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Wild wisdom on: Natural encounters

Filmmaker David Bond @wearewildthing has created a moving, persuasive and inspiring polemic with his film, being released on 27 October. Get tickets at projectwildthing.com if you haven’t already. We caught up with him on Skype to pick his brain on outdoor play. 

 

Do you think ‘wildness’ is key to the quality of children’s experience and play? Is a forest always better than the park?

“No, I think it’s really important not to think hierarchically about the outdoors. There’s no such thing as ‘good’ outdoors and ‘bad’ outdoors. Even a small patch of grass with a few trees on it can provide an exciting, enriching and liberating experience for children. If you start to put limits on wild play, it becomes exclusive. The most urban of environments can contain precious outdoor havens and even if they’re mini-ones, there’s plenty these natural spaces can offer. Just stopping to rifle through the leaves in a roadside hedgerow, or scrabble in the mud beneath it can engross children. The simplest natural wonders: tunnelling worms, rain-choked spiders webs and strange berries can spark fascinating conversations.”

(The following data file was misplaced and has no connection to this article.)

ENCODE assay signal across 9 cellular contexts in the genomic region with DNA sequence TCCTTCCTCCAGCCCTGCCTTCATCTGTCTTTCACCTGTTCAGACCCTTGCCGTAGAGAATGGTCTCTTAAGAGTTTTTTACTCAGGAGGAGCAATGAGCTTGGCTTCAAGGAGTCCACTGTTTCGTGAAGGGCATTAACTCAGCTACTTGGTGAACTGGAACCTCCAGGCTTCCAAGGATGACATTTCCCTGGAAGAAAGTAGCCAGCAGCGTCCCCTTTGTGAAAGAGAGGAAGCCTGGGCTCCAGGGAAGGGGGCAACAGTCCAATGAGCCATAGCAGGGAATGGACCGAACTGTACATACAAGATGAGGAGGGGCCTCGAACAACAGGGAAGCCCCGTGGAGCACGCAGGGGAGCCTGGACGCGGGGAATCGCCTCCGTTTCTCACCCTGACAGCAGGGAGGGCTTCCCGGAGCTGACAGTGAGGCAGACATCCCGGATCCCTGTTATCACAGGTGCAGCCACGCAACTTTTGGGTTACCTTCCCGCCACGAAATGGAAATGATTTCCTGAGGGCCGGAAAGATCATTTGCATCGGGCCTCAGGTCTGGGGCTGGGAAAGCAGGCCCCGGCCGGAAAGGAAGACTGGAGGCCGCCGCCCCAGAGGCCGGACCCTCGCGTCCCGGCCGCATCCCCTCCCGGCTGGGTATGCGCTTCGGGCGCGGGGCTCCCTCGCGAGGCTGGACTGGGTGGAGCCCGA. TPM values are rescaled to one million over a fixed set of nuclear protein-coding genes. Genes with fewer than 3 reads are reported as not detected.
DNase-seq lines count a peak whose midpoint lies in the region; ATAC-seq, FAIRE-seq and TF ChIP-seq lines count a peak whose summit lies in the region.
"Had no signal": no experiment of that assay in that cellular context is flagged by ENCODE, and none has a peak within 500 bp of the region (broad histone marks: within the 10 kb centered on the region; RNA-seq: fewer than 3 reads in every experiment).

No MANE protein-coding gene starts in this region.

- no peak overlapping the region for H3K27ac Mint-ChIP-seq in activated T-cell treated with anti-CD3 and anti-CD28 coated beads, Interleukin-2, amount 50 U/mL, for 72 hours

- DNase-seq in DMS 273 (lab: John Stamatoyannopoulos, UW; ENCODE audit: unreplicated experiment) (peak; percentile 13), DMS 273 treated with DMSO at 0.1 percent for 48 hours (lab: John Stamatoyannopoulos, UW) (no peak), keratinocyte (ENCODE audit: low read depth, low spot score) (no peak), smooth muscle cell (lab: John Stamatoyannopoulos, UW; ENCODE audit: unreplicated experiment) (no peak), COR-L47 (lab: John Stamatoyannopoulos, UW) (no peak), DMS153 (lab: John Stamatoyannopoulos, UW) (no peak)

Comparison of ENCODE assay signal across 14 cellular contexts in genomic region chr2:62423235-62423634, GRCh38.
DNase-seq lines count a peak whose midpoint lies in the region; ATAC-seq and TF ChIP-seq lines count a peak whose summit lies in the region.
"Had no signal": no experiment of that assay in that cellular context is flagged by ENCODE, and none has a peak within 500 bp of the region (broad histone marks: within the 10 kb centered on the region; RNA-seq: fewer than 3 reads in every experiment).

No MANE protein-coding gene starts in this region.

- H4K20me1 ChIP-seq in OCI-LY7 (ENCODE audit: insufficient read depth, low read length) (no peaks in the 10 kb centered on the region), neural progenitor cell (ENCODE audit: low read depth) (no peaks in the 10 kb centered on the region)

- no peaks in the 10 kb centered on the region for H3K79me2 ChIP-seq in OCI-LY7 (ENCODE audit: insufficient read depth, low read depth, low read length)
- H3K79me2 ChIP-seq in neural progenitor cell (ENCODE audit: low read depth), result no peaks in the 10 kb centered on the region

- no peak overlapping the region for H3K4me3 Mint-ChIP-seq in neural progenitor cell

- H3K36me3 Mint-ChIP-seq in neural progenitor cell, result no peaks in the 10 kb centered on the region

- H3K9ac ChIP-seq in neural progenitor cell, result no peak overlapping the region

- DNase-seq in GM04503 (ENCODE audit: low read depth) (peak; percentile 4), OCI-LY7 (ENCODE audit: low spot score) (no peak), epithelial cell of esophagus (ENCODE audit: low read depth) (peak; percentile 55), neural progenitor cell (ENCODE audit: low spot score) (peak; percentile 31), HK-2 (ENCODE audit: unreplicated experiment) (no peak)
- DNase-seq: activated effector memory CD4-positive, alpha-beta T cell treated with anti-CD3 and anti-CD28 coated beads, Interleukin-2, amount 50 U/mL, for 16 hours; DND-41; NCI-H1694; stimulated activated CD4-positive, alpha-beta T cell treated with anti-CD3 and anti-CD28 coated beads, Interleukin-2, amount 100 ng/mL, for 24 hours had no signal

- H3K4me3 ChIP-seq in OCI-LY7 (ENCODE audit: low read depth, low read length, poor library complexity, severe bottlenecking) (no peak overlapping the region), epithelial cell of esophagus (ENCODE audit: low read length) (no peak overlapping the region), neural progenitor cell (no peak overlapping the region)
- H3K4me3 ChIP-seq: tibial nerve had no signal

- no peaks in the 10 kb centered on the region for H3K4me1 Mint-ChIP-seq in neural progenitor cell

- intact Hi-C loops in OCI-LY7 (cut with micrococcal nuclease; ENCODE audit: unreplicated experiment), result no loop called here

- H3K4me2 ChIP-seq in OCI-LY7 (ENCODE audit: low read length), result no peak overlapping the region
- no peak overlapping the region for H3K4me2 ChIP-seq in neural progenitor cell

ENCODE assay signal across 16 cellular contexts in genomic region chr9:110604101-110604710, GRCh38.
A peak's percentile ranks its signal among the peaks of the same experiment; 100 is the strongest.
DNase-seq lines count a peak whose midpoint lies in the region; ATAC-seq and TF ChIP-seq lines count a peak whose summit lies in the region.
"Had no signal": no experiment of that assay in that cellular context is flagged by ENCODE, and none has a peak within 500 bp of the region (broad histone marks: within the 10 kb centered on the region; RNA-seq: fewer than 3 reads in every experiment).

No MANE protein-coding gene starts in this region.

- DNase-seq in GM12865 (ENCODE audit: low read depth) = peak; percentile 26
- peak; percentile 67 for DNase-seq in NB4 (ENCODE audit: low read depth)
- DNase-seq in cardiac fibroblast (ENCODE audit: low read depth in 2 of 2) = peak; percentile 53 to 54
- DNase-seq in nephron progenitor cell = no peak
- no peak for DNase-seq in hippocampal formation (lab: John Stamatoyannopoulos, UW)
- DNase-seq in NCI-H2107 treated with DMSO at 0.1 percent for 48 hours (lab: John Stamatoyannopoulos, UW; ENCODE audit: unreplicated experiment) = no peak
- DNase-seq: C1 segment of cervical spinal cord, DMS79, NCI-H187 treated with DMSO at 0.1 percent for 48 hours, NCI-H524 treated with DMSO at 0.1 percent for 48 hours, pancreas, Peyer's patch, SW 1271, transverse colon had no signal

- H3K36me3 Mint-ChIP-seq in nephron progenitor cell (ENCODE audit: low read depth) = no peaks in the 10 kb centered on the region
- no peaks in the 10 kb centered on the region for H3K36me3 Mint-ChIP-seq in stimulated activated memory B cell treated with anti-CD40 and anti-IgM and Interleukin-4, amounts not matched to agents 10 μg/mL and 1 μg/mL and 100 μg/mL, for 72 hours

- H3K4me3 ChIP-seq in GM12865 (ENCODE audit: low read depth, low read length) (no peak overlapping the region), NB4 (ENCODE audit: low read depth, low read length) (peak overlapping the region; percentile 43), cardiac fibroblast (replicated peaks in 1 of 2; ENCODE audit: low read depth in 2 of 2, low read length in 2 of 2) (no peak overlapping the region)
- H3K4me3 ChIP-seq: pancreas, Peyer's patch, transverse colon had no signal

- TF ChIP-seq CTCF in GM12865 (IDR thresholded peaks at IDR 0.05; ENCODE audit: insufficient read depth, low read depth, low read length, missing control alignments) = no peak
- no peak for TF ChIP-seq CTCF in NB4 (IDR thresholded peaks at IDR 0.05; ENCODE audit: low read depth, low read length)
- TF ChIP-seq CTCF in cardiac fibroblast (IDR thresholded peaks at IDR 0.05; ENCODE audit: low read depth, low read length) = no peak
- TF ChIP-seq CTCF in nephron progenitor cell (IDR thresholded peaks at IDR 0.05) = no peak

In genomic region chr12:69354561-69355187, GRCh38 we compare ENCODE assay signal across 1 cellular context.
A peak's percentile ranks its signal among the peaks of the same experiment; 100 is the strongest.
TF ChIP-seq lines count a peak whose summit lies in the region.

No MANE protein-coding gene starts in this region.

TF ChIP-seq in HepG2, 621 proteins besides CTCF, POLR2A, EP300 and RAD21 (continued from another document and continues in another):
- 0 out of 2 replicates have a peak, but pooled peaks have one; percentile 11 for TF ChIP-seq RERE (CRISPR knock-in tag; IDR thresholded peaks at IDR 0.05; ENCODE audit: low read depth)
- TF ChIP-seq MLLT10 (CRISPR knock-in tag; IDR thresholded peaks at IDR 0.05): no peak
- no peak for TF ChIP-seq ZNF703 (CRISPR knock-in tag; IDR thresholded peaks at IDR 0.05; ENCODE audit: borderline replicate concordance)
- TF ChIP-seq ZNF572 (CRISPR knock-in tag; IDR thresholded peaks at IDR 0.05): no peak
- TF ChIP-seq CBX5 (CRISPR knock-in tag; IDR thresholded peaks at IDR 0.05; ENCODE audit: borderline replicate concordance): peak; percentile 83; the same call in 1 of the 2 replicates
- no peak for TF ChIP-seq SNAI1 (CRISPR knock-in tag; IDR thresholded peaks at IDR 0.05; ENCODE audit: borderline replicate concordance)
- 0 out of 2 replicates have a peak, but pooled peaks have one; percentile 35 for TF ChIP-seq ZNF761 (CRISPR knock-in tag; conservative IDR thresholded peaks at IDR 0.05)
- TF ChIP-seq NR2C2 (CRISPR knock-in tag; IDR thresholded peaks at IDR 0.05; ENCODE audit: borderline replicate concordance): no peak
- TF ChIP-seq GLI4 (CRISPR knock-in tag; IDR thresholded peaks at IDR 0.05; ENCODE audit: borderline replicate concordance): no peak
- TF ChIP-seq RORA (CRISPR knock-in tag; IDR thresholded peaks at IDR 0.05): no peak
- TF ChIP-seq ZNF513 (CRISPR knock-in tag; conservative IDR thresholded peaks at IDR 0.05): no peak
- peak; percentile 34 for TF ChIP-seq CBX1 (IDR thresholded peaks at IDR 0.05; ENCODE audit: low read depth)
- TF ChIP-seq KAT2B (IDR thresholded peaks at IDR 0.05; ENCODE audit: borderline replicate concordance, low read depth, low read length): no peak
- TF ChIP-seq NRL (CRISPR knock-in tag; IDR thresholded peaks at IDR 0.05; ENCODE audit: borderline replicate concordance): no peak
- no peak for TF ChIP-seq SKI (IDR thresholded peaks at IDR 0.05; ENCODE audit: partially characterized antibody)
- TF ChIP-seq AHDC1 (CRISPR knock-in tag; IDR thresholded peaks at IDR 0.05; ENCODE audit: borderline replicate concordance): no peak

Why do you think families have lost touch with the ‘wilderness’? 

“There’s so much to distract us and we’ve become fearful of traffic, wary of stranger-danger and reluctant to get messy and muddy, because we’re out of the habit. There’s so much to be said for exposing children to environments where they can have wild encounters. The other day, I took my children out for a walk in Nunhead cemetery. Albie, my youngest, found a severed crow’s wing. He was fascinated by it: it was so light when he picked it up and this triggered a brilliant discussion about aerodynamics and the mechanics of birds’ skeletons. It’s wonderful how unpredictable and wide-ranging these explorations can be.”